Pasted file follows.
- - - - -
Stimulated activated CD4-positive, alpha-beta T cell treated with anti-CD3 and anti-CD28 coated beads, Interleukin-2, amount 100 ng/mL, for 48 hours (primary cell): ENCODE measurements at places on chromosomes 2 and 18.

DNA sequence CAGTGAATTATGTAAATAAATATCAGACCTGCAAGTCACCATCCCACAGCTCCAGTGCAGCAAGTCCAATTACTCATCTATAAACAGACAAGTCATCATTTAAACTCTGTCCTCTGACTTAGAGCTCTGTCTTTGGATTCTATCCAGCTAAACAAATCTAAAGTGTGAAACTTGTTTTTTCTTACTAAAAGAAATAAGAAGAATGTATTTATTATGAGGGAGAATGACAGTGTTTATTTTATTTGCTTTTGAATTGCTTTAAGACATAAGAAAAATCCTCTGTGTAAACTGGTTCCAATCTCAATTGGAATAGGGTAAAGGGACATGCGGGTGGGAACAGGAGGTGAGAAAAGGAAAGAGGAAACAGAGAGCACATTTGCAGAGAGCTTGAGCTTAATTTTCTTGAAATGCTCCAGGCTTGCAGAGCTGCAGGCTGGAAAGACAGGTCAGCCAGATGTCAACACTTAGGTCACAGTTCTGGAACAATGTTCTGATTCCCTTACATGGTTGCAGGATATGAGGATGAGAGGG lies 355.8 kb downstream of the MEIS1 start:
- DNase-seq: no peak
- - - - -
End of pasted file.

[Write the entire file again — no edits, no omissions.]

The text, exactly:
Stimulated activated CD4-positive, alpha-beta T cell treated with anti-CD3 and anti-CD28 coated beads, Interleukin-2, amount 100 ng/mL, for 48 hours (primary cell): ENCODE measurements at places on chromosomes 2 and 18.

DNA sequence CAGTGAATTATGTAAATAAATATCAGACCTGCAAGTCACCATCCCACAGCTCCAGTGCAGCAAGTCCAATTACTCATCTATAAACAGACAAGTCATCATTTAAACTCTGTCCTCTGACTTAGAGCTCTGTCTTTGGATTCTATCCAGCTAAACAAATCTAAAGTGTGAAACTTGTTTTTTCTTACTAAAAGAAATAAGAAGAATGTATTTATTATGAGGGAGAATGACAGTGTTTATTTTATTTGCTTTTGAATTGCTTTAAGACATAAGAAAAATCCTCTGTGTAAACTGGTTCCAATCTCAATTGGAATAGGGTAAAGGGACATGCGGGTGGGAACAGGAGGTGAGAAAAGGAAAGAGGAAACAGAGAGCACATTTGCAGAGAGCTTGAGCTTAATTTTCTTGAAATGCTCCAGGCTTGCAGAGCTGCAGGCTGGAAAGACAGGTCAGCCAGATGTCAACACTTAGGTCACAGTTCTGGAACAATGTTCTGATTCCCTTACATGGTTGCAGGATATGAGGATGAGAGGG lies 355.8 kb downstream of the MEIS1 start:
- DNase-seq: no peak